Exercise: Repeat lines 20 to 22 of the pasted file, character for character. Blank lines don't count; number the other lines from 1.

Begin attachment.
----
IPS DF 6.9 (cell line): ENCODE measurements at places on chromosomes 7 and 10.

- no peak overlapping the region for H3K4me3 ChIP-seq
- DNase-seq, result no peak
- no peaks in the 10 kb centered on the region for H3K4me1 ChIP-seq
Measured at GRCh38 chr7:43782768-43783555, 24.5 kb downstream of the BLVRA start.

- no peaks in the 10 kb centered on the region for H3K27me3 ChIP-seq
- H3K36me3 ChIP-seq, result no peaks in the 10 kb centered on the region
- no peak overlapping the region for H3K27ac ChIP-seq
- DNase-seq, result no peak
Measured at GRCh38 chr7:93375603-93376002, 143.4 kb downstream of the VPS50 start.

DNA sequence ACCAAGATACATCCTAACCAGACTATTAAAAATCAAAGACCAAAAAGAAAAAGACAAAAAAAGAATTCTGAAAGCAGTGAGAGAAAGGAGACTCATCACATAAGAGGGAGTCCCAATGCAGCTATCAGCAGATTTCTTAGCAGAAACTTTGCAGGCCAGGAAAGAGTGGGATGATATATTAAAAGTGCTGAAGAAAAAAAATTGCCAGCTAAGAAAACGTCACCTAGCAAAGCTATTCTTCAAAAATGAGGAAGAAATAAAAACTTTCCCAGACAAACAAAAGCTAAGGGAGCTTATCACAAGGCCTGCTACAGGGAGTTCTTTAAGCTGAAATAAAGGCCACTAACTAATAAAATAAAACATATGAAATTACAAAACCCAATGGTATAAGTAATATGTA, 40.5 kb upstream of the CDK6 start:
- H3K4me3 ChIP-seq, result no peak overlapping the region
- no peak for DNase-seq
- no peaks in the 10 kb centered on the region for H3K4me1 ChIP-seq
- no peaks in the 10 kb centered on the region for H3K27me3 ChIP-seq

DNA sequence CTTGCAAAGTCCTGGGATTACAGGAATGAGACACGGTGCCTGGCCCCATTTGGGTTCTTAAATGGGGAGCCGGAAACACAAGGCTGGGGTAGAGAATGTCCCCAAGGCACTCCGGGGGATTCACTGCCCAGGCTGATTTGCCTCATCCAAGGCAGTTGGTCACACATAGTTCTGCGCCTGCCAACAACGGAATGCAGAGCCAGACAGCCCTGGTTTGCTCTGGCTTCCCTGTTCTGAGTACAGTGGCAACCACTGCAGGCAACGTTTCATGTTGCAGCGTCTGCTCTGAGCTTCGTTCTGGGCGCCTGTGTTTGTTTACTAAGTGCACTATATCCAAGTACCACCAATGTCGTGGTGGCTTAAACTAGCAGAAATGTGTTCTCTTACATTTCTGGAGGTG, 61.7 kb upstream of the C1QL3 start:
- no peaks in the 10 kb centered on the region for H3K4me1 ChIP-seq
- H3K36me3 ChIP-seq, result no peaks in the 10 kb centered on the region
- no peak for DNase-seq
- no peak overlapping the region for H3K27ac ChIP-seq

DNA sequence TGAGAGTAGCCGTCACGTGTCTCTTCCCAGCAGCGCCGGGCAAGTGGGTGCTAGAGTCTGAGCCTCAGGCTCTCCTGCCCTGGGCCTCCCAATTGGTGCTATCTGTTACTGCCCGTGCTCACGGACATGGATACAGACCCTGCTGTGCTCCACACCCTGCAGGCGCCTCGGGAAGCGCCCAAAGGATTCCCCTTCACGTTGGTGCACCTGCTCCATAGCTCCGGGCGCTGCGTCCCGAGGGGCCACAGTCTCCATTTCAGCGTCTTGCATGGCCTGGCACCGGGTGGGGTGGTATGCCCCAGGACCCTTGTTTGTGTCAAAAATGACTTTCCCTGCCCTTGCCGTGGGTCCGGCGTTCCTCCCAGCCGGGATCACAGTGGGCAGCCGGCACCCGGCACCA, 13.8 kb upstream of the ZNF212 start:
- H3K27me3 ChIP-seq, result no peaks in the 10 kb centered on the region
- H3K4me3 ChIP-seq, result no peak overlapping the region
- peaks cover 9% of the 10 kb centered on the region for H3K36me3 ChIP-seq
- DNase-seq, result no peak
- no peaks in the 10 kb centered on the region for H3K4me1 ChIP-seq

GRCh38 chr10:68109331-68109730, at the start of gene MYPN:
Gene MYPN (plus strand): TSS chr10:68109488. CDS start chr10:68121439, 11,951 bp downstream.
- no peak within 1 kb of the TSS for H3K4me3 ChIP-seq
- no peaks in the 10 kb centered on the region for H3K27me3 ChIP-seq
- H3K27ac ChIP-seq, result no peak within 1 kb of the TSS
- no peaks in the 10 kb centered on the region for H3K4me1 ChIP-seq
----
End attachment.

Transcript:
- no peak overlapping the region for H3K27ac ChIP-seq

DNA sequence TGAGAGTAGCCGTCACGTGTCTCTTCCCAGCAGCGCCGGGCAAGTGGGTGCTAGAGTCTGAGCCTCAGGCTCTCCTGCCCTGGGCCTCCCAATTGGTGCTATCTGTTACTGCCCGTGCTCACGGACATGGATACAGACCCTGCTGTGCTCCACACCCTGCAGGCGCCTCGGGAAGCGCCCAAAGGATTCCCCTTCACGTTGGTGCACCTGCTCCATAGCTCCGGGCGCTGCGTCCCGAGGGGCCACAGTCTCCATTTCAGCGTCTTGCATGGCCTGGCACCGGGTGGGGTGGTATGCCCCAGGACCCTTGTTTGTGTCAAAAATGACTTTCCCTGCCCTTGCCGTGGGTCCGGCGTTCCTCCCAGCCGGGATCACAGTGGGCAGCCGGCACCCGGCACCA, 13.8 kb upstream of the ZNF212 start:
- H3K27me3 ChIP-seq, result no peaks in the 10 kb centered on the region